I attended a couple of business events last week, both of which emphasised how important smooth running equipment is to delivering a great presentation.
At one event the intro ‘impact’ video refused to play and at the other the screen was in a recess in the wall making it difficult for those on side tables to see it.
100+ people were at one of the events and the speakers decided not to use the microphone that was available. Outcome : Difficult to hear them, especially when they spoke from the sideways on position – you know the one where the speaker is facing sideways so they can read from the screen and occasionally turn towards the audience.
The sideways position disengages the speaker from their audience, especially those who are now looking mainly at the speakers back.
So here are a couple of tips:
Do a sound and video check before the audience arrives. Get someone to play the video while you stand at the back of the room to check you can see and hear it.
If the video / audio doesn’t work or is of poor quality you will need a Plan B, especially if you only discover this on the day. Be ready to drop it, don’t waste time trying to get it to work when your audience are in situ.
Here’s my rule of presenting using microphones : Those who think they don’t need a mic are the ones who usually do.
If you are in a large room use a mic. Check with the organisers what is available – ideally a wireless lapel mic. Arrive early and do a sound check. When it’s time for your presentation you don’t want to start with a mic check saying ‘Can you all hear me?’
If you use a handheld mic don’t eat it, hold it a few centimetres in front of you.
If no mic is available speak boldly and aim your voice at the back of the room. Stand facing the audience and don’t speak too fast – throw in a few pauses to ensure the audience keeps up.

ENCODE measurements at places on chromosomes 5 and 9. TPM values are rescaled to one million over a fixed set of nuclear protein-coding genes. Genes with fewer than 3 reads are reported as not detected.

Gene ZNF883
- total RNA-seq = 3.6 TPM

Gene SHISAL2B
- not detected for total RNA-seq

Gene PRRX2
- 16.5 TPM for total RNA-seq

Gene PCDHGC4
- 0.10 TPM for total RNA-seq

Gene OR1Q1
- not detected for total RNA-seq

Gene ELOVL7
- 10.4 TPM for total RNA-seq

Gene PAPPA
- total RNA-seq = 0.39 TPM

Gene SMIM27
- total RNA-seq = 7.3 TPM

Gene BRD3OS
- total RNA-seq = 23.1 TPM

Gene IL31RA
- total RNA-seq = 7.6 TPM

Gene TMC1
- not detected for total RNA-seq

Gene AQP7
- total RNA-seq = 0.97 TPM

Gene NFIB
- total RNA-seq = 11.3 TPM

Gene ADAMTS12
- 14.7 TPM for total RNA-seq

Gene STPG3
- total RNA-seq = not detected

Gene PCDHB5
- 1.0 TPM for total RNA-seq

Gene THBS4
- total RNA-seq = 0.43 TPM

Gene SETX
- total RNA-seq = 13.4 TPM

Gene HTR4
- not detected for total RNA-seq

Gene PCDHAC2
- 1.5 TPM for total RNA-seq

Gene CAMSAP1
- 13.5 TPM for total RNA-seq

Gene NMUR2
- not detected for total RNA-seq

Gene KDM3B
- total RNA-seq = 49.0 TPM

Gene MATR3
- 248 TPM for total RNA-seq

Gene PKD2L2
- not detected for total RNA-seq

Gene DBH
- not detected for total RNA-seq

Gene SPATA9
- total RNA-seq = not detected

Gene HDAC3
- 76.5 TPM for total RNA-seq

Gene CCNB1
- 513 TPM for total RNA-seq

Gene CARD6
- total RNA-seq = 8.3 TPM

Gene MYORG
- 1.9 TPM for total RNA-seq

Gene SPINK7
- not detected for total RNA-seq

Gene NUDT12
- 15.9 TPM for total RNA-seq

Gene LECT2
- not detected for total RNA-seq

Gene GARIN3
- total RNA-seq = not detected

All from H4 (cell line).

Don’t keep looking at the screen
The difference between good and average presenters is often the way they interact with the screen.
Confident, well prepared speakers will occasionally glance at the screen ensuring their attention and eye contact is clearly focused on their audience.
Average presenters check each slide as it appears and poor presenters read from the screen.
And finally don’t use A4 notes – if I’m in the audience and a speaker turns up with A4 notes it says two things to me:
- They don’t know their subject hence the need for extensive notes
- They haven’t prepared very well
Have a few one word prompts written on a postcard as a safety net, held discreetly in your hand – this also gives you something to hold. My rule for postcard notes – one postcard for every 7 slides.
Presenting is an increasingly important business skill which can win you business, gain you promotion, attract investment, get you a new job, retain a key client, increase your profile etc….
So if you get a chance to present do prepare well and practice enough to deliver confidently on the day.
If you need help to become a great presenter, speaker and sales pitcher call me, Trevor Lee, on 07785 390717 or email me via email@example.com